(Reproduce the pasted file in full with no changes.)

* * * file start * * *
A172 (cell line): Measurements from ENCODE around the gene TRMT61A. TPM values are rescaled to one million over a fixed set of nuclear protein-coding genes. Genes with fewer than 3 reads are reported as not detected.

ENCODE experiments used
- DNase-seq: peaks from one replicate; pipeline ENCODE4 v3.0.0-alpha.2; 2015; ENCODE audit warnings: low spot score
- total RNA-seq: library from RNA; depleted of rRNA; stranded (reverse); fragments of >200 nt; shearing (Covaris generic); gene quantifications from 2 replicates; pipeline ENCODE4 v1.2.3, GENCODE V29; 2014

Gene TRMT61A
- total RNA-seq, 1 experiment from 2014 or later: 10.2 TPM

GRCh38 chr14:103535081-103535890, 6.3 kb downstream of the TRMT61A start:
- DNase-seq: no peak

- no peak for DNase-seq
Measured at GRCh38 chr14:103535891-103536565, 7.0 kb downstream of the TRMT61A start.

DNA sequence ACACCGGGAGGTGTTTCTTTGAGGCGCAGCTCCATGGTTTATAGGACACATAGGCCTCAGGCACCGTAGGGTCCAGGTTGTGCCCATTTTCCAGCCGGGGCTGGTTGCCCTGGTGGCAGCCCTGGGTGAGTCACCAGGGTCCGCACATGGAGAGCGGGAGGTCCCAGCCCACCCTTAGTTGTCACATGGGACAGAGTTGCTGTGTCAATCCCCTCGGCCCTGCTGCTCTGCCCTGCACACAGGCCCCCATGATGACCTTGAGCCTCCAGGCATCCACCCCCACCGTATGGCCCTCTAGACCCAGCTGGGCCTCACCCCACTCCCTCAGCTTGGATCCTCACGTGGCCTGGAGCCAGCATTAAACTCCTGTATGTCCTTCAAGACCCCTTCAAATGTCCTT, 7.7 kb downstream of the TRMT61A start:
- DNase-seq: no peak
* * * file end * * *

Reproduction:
A172 (cell line): Measurements from ENCODE around the gene TRMT61A. TPM values are rescaled to one million over a fixed set of nuclear protein-coding genes. Genes with fewer than 3 reads are reported as not detected.

ENCODE experiments used
- DNase-seq: peaks from one replicate; pipeline ENCODE4 v3.0.0-alpha.2; 2015; ENCODE audit warnings: low spot score
- total RNA-seq: library from RNA; depleted of rRNA; stranded (reverse); fragments of >200 nt; shearing (Covaris generic); gene quantifications from 2 replicates; pipeline ENCODE4 v1.2.3, GENCODE V29; 2014

Gene TRMT61A
- total RNA-seq, 1 experiment from 2014 or later: 10.2 TPM

GRCh38 chr14:103535081-103535890, 6.3 kb downstream of the TRMT61A start:
- DNase-seq: no peak

- no peak for DNase-seq
Measured at GRCh38 chr14:103535891-103536565, 7.0 kb downstream of the TRMT61A start.

DNA sequence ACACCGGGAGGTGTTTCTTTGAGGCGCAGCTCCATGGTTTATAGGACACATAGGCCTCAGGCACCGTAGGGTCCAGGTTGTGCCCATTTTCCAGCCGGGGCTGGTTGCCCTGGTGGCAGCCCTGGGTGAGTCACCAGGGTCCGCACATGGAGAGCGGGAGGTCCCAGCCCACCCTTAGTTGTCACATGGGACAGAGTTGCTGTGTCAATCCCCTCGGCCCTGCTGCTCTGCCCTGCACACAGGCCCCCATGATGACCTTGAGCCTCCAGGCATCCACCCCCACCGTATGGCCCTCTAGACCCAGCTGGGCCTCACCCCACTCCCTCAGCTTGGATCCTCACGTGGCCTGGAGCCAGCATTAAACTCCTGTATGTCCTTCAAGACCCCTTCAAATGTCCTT, 7.7 kb downstream of the TRMT61A start:
- DNase-seq: no peak